AS investors are busy flipping pages of companies’ annual reports in the current reporting season, one of the key statements in an annual report is the statement on risk management and internal control.
The statement gives assurance to stakeholders that risk management and internal control system are operating adequately and effectively in all material aspects.
It also gives assurance that it is in line with the requirements set out within Paragraph 15.26 (b) of the Main Market Listing Requirements and the ACE Market Listing Requirement issued by Bursa Malaysia, as well as the Malaysian Code on Corporate Governance 2021 released by the Securities Commission.
In running a business or an organisation, risk management is a key element in determining the success or failure, especially when a catastrophic event strikes a company and the company is ill-prepared to handle the risk factor.
Prior to the once-a-century pandemic that hit all of us, not many companies had pandemic as a risk factor as it was never seen or thought to be able to bring down a company to its knees.
Well, today, from the experience of the past two years, practitioners are now including pandemic risk as one of the added risk factors when designing an enterprise risk management (ERM) framework.
Another recent example is when Malaysia adopted Section 17A of the Malaysian Anti-Corruption Commission Act 2009 with effect from June 1, 2020.
All companies are required to have in place adequate procedures to ensure they are able to capture corruption risk in the ERM.
Hence, within the ERM, there are now three broad sources of risk and they include business risk, financial risk and hazard risk.
To recap, business risk encompasses risk associated with compliance risk, operational risk and strategic risk.
Compliance risk is risk associated with government regulation and legal framework, as well as internal policies and guidelines.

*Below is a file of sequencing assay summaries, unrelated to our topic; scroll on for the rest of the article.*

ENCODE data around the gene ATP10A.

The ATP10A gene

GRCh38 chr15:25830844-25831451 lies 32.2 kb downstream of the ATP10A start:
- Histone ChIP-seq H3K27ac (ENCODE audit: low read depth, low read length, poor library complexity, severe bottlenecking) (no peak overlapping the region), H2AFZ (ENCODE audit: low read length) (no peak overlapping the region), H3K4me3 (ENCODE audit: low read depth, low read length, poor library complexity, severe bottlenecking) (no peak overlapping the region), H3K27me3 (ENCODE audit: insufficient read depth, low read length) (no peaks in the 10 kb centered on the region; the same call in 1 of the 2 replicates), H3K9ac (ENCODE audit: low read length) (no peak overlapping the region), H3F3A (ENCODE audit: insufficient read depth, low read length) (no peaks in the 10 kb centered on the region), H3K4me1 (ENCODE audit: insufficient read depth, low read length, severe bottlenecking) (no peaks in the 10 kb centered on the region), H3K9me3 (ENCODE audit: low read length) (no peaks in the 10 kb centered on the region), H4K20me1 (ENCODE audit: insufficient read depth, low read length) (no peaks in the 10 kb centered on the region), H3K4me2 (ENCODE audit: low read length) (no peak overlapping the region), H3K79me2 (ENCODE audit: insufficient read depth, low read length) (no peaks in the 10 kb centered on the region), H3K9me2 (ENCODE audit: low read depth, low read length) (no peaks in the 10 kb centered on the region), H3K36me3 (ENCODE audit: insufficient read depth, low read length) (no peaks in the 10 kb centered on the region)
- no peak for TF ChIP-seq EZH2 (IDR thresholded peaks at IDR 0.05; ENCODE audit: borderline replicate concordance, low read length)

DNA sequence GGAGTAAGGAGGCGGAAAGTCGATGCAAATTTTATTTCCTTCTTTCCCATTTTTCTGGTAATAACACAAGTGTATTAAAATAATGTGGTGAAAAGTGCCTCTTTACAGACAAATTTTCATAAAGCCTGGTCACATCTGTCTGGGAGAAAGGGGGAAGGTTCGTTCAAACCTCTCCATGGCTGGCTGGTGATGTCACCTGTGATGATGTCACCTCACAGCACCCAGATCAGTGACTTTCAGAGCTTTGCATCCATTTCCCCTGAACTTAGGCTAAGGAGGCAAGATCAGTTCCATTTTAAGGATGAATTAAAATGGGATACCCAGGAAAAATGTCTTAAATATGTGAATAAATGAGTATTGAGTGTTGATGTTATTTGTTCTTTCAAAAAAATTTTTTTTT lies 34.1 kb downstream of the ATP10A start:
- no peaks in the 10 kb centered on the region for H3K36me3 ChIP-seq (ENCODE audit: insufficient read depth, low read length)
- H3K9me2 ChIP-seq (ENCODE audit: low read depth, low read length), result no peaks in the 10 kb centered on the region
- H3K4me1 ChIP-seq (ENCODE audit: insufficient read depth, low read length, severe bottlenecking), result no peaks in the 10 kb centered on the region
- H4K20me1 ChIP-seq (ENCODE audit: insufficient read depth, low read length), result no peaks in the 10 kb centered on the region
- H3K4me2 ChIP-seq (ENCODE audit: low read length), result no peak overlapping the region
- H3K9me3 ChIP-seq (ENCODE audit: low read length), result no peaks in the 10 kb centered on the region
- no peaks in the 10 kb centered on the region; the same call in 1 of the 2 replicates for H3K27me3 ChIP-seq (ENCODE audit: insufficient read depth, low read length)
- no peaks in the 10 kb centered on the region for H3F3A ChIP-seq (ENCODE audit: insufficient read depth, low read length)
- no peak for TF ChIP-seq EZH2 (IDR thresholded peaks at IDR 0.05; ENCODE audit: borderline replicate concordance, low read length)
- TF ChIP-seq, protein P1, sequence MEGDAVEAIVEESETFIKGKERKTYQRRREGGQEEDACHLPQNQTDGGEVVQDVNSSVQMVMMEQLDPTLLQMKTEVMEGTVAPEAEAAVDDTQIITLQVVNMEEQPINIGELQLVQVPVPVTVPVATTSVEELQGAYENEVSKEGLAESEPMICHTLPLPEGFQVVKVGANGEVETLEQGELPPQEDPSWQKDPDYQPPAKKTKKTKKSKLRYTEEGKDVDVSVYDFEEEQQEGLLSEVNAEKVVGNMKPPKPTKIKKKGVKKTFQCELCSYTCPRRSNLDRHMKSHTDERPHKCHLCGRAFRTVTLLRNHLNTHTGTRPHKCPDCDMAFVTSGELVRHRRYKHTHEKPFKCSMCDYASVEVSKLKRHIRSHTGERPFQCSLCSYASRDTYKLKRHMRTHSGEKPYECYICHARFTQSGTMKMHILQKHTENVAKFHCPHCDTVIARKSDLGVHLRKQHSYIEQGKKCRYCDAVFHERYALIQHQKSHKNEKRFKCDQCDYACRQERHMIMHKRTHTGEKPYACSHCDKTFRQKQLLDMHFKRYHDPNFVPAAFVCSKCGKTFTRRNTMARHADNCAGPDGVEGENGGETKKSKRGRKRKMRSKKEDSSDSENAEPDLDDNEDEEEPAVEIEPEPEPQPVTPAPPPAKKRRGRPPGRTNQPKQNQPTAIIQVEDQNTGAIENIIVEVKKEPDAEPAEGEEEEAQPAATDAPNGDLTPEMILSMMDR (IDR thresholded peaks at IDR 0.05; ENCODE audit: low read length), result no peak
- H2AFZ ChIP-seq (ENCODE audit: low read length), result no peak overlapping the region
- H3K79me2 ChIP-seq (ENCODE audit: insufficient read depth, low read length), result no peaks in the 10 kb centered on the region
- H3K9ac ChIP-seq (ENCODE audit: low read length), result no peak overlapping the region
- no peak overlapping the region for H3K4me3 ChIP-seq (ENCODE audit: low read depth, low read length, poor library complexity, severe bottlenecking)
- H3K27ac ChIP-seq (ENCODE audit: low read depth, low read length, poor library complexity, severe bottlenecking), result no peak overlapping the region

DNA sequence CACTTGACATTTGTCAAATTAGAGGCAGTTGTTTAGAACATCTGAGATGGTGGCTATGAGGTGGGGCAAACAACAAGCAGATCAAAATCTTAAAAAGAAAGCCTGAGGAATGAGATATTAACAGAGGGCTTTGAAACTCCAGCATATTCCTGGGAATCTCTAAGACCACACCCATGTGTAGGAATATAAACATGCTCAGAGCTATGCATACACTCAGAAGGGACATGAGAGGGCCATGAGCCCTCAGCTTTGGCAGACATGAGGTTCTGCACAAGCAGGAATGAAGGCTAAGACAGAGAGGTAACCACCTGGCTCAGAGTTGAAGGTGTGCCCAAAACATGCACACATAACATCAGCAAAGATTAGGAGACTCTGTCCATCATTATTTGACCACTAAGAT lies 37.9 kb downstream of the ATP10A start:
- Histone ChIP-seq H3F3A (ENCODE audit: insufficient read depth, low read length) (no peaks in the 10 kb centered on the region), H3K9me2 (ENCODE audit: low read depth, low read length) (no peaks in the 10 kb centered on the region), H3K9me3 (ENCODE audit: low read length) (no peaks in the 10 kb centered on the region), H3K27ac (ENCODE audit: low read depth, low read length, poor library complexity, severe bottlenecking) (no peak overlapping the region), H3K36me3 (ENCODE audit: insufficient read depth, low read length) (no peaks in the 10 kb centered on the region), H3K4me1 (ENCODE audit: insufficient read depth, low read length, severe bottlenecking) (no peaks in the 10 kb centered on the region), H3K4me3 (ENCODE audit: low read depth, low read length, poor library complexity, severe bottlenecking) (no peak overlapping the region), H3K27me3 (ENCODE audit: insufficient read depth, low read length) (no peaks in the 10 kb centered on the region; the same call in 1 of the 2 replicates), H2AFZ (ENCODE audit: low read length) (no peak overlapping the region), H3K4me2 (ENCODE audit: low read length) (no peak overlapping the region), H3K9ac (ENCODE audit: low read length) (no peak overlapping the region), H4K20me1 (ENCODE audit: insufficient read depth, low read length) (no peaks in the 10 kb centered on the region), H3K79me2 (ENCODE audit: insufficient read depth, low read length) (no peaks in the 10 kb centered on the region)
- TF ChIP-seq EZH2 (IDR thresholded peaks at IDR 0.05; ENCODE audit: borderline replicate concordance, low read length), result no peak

Operational risk includes risk related to the business operation of the company and is mainly internal.
This includes human resources/labour risk, information technology and cybersecurity risk, safety risk, environmental risk and risk related to product/services offered by a company, and quality risk.
Under the strategic risk, this may include political risk, regulatory risk, culture risk, currency risk and even country risk.
When one is referring to financial risk, the risk here relates to market risk, credit risk and liquidity risk as well as cost controls, while hazard risk encompasses risk related to corruption, fraud, misconduct, litigation risk, property or fire risk as well as morale and reputation risk.
As ERM is an evolving framework and is not a static directive as to how a corporate should embrace risk, questions are being asked among companies and even among practitioners as to where does environment, social and governance (ESG) fit in?
ESG, being the flavour of the most talked-about single factor that determines where investors put their money in or pull their bets away, is being the focal point of compliance among companies today as sustainability issues take precedence.
However, with so much focus on ESG, where does ERM go? Is ESG part of ERM or is ESG now the mother of all ERM frameworks that companies can now abandon the latter and focus on just sustainability and ESG issues?